Example 1 One inch square wood blocks of southern pine, 3 batches with 6 blocks in each batch, were soaked in a bath of aqueous cupric acetate 2% solution at room temperature for 48 hours. After rinsing in fresh water, the blocks were then soaked for 72 hours in another bath containing aqueous polyacrylic acid prepared by diluting 100* parts of stock polymer solution containing 25% solids, average molecular weight 230,000, to 1000 parts. After another rinse, the blocks were allowed to dry at room temperature for three Weeks and then tested against Lenzites trabae, Lintz'nus lepideus and Porz'a monticola, using the standard ASTM test, ASTM Dl4l3-56T for wood preservatives by soil block cultures. At 3 and 7 months after placing blocks in test the treated blocks. showed 70-90% less visible growth of all three test organisms than did the control blocks.

Example 2 Cotton duck was soaked in a 2% solution of aqueous copper sulfate until the cloth was thoroughly wet and then passed through rollers to remove excess solution. The damp fabric was then soaked in a bath containing polyacrylic acid prepared as, and of the same concentration, as Example 1, squeezed dry of most of the polymer bath solution by again passing through rollers and then air dried at room temperature. The dried cotton duck is then cut into 2" x 6" strips and placed on sterile mineral salts agar in petri dishes, inoculated with a. spore suspension from Chaetomz'am globosam, and incubated at 30 C. for 2 weeks. At the end of the incubation period the untreated control pieces showed heavy mould growth while there was no visible growth on the material treated with the copper sulfate and polyacrylic acid solutions as described above.

Example 3 Four pieces of cork sheeting (6" square) are treated in a manner similar to that used in Example 2 except that a 3% solution of copper formate is employed in place of the copper sulfate solution of Example 2. The treated pieces as well as the control were inoculated with Aspergillus niger and T ricoderma virz'de. The pieces processed with copper formate and polyacrylic acid showed no visible attack. Distinct mould growth appeared on the control piece.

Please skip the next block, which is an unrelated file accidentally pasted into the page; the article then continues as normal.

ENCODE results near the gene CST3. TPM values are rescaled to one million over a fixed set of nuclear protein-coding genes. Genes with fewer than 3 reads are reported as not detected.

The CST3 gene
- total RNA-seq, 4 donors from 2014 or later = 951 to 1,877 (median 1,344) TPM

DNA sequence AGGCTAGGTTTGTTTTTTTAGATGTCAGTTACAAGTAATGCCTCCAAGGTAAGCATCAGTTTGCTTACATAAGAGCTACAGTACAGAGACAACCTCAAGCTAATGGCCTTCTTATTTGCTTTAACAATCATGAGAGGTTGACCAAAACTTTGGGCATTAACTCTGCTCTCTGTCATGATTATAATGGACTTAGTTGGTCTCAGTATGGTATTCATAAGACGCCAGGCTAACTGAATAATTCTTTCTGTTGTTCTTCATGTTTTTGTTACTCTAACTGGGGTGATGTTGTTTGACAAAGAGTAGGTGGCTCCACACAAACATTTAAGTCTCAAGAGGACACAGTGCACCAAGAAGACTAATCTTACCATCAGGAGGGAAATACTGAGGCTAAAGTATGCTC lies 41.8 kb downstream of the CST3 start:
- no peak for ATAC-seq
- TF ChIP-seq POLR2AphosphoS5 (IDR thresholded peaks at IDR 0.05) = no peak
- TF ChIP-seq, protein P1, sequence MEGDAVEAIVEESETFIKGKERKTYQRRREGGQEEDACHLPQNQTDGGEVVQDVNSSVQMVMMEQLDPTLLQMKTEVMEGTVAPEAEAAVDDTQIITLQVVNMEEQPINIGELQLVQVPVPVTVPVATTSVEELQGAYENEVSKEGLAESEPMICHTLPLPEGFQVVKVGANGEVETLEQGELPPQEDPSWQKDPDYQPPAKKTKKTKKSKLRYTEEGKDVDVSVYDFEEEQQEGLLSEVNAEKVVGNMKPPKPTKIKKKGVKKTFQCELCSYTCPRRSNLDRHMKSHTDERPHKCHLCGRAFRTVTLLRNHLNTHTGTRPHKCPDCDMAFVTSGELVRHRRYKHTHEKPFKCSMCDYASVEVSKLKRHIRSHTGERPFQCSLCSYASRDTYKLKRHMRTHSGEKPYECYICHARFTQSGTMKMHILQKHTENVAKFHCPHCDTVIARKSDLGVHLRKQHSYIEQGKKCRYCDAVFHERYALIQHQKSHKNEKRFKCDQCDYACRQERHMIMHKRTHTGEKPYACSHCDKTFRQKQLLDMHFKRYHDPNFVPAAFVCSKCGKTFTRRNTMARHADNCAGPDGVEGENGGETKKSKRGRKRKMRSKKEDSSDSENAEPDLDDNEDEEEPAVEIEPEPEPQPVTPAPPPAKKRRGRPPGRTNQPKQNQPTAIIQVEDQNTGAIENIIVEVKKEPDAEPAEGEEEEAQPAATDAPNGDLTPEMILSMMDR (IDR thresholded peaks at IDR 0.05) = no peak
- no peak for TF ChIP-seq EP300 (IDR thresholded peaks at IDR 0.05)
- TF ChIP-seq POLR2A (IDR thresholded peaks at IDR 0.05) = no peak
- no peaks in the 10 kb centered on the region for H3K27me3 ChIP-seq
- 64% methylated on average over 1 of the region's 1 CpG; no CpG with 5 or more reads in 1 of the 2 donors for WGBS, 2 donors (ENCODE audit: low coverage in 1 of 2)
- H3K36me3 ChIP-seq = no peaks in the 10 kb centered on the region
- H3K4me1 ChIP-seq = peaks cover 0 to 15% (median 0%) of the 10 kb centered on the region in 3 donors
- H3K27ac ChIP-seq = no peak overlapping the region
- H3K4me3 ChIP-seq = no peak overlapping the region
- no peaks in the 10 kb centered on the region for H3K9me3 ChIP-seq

Example 4 Heavy wet strength paper (kraft bag type) is wet rolled and squeezed with a 2% aqueous solution of copper acetreated pieces than on the control.

4 tate and then with a 4% aqueous solution of acrylic acidacrylamide copolymer (75 :25 weight ratio) and subjected to burial in fertile garden loam for 2 weeks in a test patterned after the ASTM soil burial test. The treated paper together with the control was incubated at 30 C. for 3 weeks in soil containing 20 to 30% H O. The

control is almost completely deteriorated by the end of the test period, whereas the paper treated with copper salt and copolymer shows no visible attack.

Two paper bags were formed from triple layers of the sack of untreated kraft paper under the same conditions is significantly attacked, as evidenced by perforations and substantial leakage of sand. 7

Example 5 Sisal twine is treated with the copper phenolate and polyacrylic acid in the manner and concentrations used in Example 1 using Aspergillus niger and Chaetomiam globusum as test organisms. Two four-foot sections of the twine together with control pieces of equal length are immersed in soil maintained with a moisture of at least 15% for 2 months. The copper salt-polymer treated sections have a tensile strength of at least over the controls.

Example 6 Six-inch squares of jute burlap, 3 batches with 6 'blocks in each batch, were soaked in a bath of aqueous ammonium arsenate, 2% solution, at room temperature for-8 hours. After rinsing in fresh water, the burlap was soaked for 4 hours in another bath comprising an aqueous solution of methacrylic acid-u-chloroacrylonitrile co polymer containing 3% dissolved polymeric solids, average molecular weight l80,000. After another rinse, the pieces were dried at room temperature and then tested using the soil burial test, in which the soil was maintained with a moisture content of 25%. A four-month burial period of treated and untreated control pieces shows substantially less visible growth on the arsenate-polymer The tensile strength of the control is less than 25% of the treated pieces.

Example 7 pieces of the dried fabric and control were then subjected to a not resistance test by placing on a suitable agar medium maintained at 35 C. for 3 weeks with Clzaetomium globosam culture. The untreated control was significantly attacked and decomposed, whereas the polymer treated piece was not visibly affected.